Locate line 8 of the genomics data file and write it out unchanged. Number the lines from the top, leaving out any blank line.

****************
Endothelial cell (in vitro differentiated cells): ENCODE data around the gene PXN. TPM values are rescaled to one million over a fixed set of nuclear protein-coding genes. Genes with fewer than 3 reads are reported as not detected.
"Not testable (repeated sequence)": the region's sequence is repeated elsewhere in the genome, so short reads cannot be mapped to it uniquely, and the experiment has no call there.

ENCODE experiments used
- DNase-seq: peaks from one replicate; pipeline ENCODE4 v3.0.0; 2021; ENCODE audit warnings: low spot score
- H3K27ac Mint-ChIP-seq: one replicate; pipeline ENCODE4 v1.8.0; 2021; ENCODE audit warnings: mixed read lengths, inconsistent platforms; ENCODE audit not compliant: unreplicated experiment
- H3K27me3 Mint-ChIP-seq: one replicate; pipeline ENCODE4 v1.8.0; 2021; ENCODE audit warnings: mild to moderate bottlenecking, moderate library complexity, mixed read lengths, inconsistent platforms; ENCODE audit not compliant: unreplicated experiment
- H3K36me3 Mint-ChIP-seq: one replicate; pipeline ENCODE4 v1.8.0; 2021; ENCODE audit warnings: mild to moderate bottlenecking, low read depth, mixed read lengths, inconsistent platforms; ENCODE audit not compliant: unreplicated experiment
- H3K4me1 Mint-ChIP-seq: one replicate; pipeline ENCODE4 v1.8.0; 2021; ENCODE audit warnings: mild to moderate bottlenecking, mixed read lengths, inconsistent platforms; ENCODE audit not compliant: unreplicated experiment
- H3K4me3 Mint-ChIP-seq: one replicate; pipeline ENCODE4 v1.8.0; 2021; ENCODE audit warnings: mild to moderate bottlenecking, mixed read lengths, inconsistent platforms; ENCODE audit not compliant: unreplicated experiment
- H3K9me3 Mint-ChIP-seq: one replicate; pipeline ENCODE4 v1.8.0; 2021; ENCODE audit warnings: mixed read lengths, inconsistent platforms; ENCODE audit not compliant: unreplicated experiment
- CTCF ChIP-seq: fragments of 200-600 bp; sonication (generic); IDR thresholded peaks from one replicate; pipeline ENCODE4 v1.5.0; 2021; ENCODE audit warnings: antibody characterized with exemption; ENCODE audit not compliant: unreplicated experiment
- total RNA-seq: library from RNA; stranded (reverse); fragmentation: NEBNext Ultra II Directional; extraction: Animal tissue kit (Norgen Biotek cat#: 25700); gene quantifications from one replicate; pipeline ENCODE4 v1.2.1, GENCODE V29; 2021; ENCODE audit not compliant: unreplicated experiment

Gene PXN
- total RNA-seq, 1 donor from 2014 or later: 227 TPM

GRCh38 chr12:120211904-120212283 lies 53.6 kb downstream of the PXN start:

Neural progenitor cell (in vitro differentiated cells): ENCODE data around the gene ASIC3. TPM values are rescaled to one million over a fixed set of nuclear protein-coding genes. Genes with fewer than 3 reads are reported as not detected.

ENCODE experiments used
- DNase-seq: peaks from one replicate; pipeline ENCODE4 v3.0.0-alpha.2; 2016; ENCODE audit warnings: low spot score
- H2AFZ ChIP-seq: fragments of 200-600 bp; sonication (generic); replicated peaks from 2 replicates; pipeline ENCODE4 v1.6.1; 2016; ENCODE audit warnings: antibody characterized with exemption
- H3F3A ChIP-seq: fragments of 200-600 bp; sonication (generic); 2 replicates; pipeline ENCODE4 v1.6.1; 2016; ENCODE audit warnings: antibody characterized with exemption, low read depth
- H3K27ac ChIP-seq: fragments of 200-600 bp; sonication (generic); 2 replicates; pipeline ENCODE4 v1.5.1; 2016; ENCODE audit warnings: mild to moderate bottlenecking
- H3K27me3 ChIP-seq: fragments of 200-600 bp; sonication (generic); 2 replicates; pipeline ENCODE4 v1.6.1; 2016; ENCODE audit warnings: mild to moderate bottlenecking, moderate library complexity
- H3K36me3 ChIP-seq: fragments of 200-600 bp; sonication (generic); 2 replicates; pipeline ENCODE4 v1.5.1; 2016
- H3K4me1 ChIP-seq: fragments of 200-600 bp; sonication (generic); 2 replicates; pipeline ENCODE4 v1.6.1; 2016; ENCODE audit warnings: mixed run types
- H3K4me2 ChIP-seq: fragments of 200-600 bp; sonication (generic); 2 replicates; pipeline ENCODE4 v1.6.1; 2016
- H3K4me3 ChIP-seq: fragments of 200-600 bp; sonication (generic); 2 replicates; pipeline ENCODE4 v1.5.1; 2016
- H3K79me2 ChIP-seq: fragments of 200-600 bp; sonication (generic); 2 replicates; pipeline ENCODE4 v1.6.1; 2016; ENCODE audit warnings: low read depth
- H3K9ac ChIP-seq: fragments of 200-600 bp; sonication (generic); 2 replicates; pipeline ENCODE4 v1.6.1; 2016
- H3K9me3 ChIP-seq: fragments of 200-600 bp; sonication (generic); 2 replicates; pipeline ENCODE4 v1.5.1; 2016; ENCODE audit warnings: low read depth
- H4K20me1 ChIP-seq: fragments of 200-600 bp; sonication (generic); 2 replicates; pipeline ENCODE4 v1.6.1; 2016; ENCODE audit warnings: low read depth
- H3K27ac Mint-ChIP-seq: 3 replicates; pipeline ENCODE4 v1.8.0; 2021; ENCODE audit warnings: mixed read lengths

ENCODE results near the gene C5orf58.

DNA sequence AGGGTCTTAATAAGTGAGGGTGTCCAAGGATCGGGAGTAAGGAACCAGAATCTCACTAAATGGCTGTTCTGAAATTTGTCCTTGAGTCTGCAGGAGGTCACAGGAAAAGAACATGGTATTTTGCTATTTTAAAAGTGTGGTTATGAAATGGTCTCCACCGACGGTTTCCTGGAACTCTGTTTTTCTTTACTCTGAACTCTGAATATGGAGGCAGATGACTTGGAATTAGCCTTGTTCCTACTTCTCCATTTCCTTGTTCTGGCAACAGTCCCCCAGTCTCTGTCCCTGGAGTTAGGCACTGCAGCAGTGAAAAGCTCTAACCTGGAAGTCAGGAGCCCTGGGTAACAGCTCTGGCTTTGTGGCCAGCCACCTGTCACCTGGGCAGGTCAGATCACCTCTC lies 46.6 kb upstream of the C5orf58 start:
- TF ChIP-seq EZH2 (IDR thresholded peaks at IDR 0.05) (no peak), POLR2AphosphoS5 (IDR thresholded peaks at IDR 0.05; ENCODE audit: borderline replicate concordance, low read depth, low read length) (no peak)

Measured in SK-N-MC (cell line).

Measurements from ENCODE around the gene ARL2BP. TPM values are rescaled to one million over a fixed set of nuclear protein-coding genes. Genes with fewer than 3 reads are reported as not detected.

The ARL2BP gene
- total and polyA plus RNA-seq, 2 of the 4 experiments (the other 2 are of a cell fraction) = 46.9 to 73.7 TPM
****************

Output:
- H3K4me1 Mint-ChIP-seq: one replicate; pipeline ENCODE4 v1.8.0; 2021; ENCODE audit warnings: mild to moderate bottlenecking, mixed read lengths, inconsistent platforms; ENCODE audit not compliant: unreplicated experiment